Morning Report – Disparate Impact 02/08/13

Vital Statistics:

  Last Change Percent
S&P Futures  1511.8 -0.6 -0.04%
Eurostoxx Index 2626.5 -3.8 -0.14%
Oil (WTI) 95.4 -0.3 -0.33%
LIBOR 0.293 0.001 0.38%
US Dollar Index (DXY) 80.4 0.151 0.19%
10 Year Govt Bond Yield 1.95% 0.00%  
RPX Composite Real Estate Index 193.2 -0.1  

Markets are flattish on no real news. Most of Asia was closed overnight for the lunar new year.  The G7 is expected to make a statement against competitive devaluation.  There is no economic data this morning, but many will be looking at tomorrow’s retail sales report to get a gauge on how much consumers have been affected by the increase in taxes.  Bonds and MBS are flat.

The internal debate at the Fed concerns how to start extricating itself from the market. As QE winds down, the Fed wants to prevent the market from getting ahead of it and prematurely slowing down the economy. The fear is that the market will interpret the end of QE as a signal that the end of ZIRP is imminent. Since the Fed has given numerical targets for the end of ZIRP, this fear is probably overblown, but targets can be changed. That said, if you look at the float numbers, the Fed has effectively cornered the market in 10 to 20 year bonds. And they have the buying power to maintain it.  The exit may involve simply holding the paper and letting it mature.

HUD just made it easier to prove discrimination cases.  Under the disparate impact rule, statistical proof that your lending mix is different that the population as a whole means you are guilty of discrimination, no matter what your policy or intention is.  Period. Obviously this is a huge victory for affordable housing advocates. The Mortgage Bankers Association is unhappy. IMO, this whole debate of FICO explaining everything misses the point that collateral valuation volatility in some neighborhoods is higher than in others.  Since the borrower is effectively long a put (if the house drops below the loan amount, they can toss the keys to the bank), and the value of a put is a function of volatility, then that has to be priced in the loan. And if house prices are more volatile in Detroit, or Harrisburg, or Newark then loans there should cost more to reflect that.  Which means FICO is not the whole story, contrary to what housing advocates insist.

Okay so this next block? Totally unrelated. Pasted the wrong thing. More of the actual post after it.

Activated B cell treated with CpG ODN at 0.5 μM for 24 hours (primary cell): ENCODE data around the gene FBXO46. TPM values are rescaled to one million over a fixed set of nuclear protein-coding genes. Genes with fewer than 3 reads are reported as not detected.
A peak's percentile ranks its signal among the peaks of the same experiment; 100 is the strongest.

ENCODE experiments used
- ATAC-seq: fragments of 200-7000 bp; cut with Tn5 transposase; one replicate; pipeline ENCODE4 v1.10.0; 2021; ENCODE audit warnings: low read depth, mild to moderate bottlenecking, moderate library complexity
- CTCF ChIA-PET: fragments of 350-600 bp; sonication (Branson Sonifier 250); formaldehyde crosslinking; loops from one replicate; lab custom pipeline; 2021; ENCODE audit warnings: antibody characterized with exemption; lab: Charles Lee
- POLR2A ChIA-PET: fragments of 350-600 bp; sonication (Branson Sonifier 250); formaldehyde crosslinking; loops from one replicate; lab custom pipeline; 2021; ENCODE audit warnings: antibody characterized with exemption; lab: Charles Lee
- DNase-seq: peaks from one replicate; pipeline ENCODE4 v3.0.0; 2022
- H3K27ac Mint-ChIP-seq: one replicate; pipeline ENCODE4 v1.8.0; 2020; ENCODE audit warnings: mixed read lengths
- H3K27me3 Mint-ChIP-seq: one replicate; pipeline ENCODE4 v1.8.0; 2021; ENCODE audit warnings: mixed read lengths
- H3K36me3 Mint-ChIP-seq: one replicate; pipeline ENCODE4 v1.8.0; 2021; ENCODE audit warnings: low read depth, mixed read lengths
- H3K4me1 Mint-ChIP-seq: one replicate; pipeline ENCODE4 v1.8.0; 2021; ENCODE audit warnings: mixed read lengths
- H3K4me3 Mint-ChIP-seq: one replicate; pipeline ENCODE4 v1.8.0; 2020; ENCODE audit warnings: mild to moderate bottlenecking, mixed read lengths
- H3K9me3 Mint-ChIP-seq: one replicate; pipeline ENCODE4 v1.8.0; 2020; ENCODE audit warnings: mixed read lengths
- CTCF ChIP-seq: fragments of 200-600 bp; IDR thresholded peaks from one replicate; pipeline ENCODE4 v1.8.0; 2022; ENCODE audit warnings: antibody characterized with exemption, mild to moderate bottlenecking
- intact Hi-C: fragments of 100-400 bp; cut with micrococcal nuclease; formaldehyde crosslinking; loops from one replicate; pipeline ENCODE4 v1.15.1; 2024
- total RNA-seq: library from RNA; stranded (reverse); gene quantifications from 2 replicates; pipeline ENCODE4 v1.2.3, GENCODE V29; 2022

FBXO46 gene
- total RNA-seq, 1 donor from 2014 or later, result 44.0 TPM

45 Democrats sent a letter calling on President Obama to permanently replace Acting FHFA Director Ed DeMarco with someone more “willing to implement all of Congress’ directives to meet the critical challenges still facing our nation’s housing finance markets.”  This statement means willing to forgive principal on Freddie and Fannie loans. The mandate to put taxpayers first is at loggerheads with the desire to ease the financial burden on consumers. 

Separately, the White House is considering more mortgage relief for homeowners through executive order. The plan would allow underwater homeowners who are current on their mortgage to refinance at today’s rates, even if their loans are private label.   

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